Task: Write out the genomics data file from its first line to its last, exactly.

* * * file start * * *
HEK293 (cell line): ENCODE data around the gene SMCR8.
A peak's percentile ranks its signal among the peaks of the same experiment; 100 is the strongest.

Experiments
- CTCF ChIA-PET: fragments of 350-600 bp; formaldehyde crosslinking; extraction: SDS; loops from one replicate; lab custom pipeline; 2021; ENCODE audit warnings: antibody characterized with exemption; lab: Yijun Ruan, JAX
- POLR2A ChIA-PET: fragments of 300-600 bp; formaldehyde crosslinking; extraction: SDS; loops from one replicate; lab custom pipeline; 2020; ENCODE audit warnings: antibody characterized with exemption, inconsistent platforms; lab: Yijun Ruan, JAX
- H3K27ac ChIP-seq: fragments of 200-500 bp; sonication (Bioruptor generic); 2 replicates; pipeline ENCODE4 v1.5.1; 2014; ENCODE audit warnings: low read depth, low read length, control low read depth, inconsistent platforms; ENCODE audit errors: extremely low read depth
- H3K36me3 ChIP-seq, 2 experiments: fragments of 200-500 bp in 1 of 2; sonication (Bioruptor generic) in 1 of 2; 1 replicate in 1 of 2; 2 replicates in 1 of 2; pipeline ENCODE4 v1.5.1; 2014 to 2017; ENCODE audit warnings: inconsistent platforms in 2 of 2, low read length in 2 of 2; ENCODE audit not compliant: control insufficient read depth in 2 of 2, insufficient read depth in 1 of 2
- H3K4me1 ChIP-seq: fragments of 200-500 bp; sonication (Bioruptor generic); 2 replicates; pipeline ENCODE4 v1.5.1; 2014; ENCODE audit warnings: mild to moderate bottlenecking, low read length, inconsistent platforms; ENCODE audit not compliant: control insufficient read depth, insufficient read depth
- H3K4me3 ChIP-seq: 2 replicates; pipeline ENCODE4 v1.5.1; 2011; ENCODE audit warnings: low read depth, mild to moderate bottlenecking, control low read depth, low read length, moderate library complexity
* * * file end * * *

HEK293 (cell line): ENCODE data around the gene SMCR8.
A peak's percentile ranks its signal among the peaks of the same experiment; 100 is the strongest.

Experiments
- CTCF ChIA-PET: fragments of 350-600 bp; formaldehyde crosslinking; extraction: SDS; loops from one replicate; lab custom pipeline; 2021; ENCODE audit warnings: antibody characterized with exemption; lab: Yijun Ruan, JAX
- POLR2A ChIA-PET: fragments of 300-600 bp; formaldehyde crosslinking; extraction: SDS; loops from one replicate; lab custom pipeline; 2020; ENCODE audit warnings: antibody characterized with exemption, inconsistent platforms; lab: Yijun Ruan, JAX
- H3K27ac ChIP-seq: fragments of 200-500 bp; sonication (Bioruptor generic); 2 replicates; pipeline ENCODE4 v1.5.1; 2014; ENCODE audit warnings: low read depth, low read length, control low read depth, inconsistent platforms; ENCODE audit errors: extremely low read depth
- H3K36me3 ChIP-seq, 2 experiments: fragments of 200-500 bp in 1 of 2; sonication (Bioruptor generic) in 1 of 2; 1 replicate in 1 of 2; 2 replicates in 1 of 2; pipeline ENCODE4 v1.5.1; 2014 to 2017; ENCODE audit warnings: inconsistent platforms in 2 of 2, low read length in 2 of 2; ENCODE audit not compliant: control insufficient read depth in 2 of 2, insufficient read depth in 1 of 2
- H3K4me1 ChIP-seq: fragments of 200-500 bp; sonication (Bioruptor generic); 2 replicates; pipeline ENCODE4 v1.5.1; 2014; ENCODE audit warnings: mild to moderate bottlenecking, low read length, inconsistent platforms; ENCODE audit not compliant: control insufficient read depth, insufficient read depth
- H3K4me3 ChIP-seq: 2 replicates; pipeline ENCODE4 v1.5.1; 2011; ENCODE audit warnings: low read depth, mild to moderate bottlenecking, control low read depth, low read length, moderate library complexity